Elwyn Wilfred Stebbins 15 Sep 1870 —20 May 1950. Elwyn married [Emma] Marion Long who was born 31 Dec 1881
Elwyn Stebbins was a graduate of MIT 1893 with a degree in Mining Engineering. He continued in this field until he retired.
1901 San Francisco Call, Volume 91, Number 18, 18 December 1901 Reports Undergraduates as candidates for degrees for University of California. B.S. College of Mining: Elwyn Wilfred Stebbins
in 1902 …engaged in mining engineering in the Sierra Nevadas in the southeastern part of Butte county
Practicing Engineer, Geologist, Partner
The Massachusetts Institute of Technology Technology Review, Volume V. January, 1903 reports: Elwyn W. Stebbins has become a mining engineer, and is located at Telluride, Col. He writes as follows :
“After leaving the M. I. T., I obtained employment with the Southern Pacific Railroad Company, and worked in their engineering force in California, Arizona, and New Mexico for about five years, the latter part of the time as assistant to the resident engineer of the Western Division at Oakland. Typhoid fever, with a long and tedious convalescence, next intervened. Upon complete recovery, being desirous of entering the mining field, I took a year and a half at the University of California, and graduated from their mining college in 1901. Since then I have been employed by the Liberty Bell Gold Mining Company, and at present am surveyor and engineer at the Liberty Bell Mine.” –Elwyn Stebbins
1908 University of California Chronicle, Volume 10 (1908) mentions: “Elwyn Stebbins has removed his offices of consulting engineer to 819 Mills Building San Francisco”
MINERAL RESOURCES OF TRINITY COUNTY reports in Vol. 37 January, 1941 : Lewiston Gold Dredging Company is a new company formed to take over the Gold Bar dredge at Lewiston. It should not be confused with Lewiston Dredging Co., which formerly operated a dredge farther up the Trinity River at Minersville. The new company is a partnership of 13 persons, of whom three are general partners, Elwyn W. Stebbins, F. J. Estep, and C. H. Thurman, manager, 960 Russ Building, San Francisco. W. J. Harvey is superintendent at Lewiston. The location is Sec. 18, 19, T. 33 N., R. 8 W. The present operations started in June, 1937, and it was planned to work from Lewiston down the river for two miles. The work is on an upper terrace. A new revolving screen and other new parts were installed on the dredge, and the hull was extended by means of steel pontoons. The Gold Bar dredge was described in State Mineralogist’s Report XXIX. The original hull was 79 ft. by 44 ft. by 7 ft.
The dredge carried a chain of 45 buckets of 8 cu. ft. capacity each, which would reach a depth of 31 ft. below water line. It was held in position by headlines of l-1/2 inch steel cable. No spuds were used. Electric motors were as follows : 150-hp. digging motor, 30-hp. on 8-inch pump, 50-hp. on 10-inch pressure pump and 40-hp. on seven-drum winch.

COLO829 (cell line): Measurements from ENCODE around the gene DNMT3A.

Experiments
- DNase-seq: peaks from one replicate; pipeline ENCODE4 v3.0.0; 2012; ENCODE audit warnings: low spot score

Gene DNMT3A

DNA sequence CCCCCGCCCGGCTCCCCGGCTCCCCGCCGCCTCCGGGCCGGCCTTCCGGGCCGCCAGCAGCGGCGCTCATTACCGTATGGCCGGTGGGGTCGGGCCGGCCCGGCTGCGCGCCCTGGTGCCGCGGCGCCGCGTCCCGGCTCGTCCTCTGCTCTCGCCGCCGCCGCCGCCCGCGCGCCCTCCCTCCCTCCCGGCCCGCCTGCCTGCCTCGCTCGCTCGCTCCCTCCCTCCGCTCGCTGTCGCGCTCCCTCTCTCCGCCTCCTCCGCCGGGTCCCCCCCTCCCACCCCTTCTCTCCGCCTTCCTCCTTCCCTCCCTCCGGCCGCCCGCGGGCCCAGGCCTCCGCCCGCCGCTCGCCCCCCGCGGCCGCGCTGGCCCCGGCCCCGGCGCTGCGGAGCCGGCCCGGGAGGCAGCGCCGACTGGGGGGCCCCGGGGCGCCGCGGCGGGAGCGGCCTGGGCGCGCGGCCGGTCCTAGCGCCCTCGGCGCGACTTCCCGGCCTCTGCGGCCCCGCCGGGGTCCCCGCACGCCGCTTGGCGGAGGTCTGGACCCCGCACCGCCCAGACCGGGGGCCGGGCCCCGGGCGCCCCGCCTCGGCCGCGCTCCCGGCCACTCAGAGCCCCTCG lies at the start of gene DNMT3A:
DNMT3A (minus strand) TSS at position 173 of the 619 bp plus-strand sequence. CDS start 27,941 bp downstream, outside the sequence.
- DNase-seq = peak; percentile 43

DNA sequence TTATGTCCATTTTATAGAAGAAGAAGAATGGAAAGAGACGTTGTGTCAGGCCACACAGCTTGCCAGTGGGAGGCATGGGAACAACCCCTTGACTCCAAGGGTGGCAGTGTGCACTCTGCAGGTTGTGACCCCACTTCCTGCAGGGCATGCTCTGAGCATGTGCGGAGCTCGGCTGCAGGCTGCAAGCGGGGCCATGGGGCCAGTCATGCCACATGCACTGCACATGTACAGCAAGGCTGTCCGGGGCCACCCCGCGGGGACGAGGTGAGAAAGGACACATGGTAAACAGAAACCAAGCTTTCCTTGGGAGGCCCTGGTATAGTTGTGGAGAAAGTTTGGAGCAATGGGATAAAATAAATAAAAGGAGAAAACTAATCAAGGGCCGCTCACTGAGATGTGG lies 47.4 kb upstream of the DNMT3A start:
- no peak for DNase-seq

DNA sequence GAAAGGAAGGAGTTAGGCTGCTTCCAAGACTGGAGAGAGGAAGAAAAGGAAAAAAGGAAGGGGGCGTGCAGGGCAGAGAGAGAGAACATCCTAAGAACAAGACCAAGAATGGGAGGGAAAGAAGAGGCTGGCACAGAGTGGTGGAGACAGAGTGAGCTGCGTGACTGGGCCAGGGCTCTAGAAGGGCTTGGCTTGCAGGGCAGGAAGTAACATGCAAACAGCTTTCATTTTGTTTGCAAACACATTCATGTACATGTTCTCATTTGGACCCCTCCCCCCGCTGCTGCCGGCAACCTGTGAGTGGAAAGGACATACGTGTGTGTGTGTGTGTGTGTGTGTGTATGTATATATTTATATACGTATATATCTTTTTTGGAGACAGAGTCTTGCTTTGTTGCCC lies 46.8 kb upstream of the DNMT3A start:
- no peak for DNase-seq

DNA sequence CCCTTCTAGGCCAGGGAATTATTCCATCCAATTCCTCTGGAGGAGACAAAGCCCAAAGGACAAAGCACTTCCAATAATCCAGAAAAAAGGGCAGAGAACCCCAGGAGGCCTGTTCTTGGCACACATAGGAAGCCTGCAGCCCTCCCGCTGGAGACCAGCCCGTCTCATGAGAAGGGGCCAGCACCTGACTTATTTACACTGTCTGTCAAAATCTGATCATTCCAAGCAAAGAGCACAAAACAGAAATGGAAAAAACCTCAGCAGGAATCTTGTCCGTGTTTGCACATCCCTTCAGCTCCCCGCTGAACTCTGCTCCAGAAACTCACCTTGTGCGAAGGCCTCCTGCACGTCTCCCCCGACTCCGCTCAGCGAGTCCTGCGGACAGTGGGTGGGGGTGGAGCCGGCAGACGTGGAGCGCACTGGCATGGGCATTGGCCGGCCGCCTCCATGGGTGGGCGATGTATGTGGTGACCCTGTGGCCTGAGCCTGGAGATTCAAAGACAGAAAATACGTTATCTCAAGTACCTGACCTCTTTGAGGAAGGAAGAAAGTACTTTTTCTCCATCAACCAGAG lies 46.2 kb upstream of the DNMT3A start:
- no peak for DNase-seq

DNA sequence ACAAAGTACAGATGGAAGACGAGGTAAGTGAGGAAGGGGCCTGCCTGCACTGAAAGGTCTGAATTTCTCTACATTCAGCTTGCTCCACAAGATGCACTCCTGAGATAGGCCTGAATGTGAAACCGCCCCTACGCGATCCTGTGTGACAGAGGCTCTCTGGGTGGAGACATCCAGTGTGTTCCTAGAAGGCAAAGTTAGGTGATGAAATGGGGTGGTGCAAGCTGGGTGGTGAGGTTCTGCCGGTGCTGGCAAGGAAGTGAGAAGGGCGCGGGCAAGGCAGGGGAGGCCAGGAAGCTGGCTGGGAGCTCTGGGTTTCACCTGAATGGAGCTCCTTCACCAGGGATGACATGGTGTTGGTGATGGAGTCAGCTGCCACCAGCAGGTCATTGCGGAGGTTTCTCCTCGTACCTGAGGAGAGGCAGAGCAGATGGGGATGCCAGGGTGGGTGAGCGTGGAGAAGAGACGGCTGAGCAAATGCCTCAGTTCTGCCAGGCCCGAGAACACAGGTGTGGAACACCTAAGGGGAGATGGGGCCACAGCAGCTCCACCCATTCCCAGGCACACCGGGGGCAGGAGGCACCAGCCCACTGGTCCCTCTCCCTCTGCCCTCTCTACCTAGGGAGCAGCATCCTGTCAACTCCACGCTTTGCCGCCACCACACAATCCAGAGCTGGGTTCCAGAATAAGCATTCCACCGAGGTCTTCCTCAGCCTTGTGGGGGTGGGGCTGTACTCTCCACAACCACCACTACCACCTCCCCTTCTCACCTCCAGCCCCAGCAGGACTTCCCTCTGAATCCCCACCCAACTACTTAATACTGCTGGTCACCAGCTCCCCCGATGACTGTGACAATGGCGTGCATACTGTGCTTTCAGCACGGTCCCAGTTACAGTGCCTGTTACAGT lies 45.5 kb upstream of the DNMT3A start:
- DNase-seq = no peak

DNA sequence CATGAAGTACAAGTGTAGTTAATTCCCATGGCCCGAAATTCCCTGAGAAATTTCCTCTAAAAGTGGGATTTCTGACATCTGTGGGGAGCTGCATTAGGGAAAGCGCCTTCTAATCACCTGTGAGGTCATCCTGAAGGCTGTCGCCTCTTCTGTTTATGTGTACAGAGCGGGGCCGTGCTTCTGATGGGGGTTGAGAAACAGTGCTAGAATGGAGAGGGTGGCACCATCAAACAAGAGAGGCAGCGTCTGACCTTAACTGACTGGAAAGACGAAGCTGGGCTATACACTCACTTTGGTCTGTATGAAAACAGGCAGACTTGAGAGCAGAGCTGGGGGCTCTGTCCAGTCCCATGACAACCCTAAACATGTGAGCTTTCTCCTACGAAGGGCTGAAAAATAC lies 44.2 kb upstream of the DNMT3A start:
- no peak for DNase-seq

Author: Gold Dredging at Oroville. HOWARD D. SMITH and ELWYN W. STEBBINS. Engineering and Mining Journal – Dec. 8, 1904. Describes the character of the ground, which is peculiarly favourable to dredge operations, and the types of dredges and methods used. Also gives a summary of the operating expenses.
In the publication Gold Dredging in California. By Chas. G. Yale’ (September 15, 1904) a response from Elwyn Stebbins is quoted as follows:
Sir—In your issue of September 15 we note an editorial giving costs of gold dredging at Oroville. Having recently had occasion to investigate this matter, we take the liberty of questioning
the accuracy of the figures given. The cost per yard, 4.88c, is below the general experience of this district. Seven cents per yard would be much nearer the actual operating expense of the 5-ft. dredges now in use. The last company to invade this field, guided by the previous results obtained, has allowed 8c. per yard to cover operating expense and depreciation, the latter item being estimated at about lc. per yard. The statement of 23,995 kw. hours per month is less than half of any figures that have heretofore come to light. Labor at $496 per month is also much below the best results so far obtained.
There are several instances where dredges have been operated for a month or more at a cost of less than 4c. per yard, but estimates of costs, yardage, etc., from periods of one month are
entirely misleading. Repair expenses range from one-quarter to one-half the total cost of operations, and for many months they may be comparatively small. This, of course, will give a large yardage and low monthly expense. Consequently the cost per yard will be much below the normal. On the other hand, a month when much repairing and renewal of dredge parts took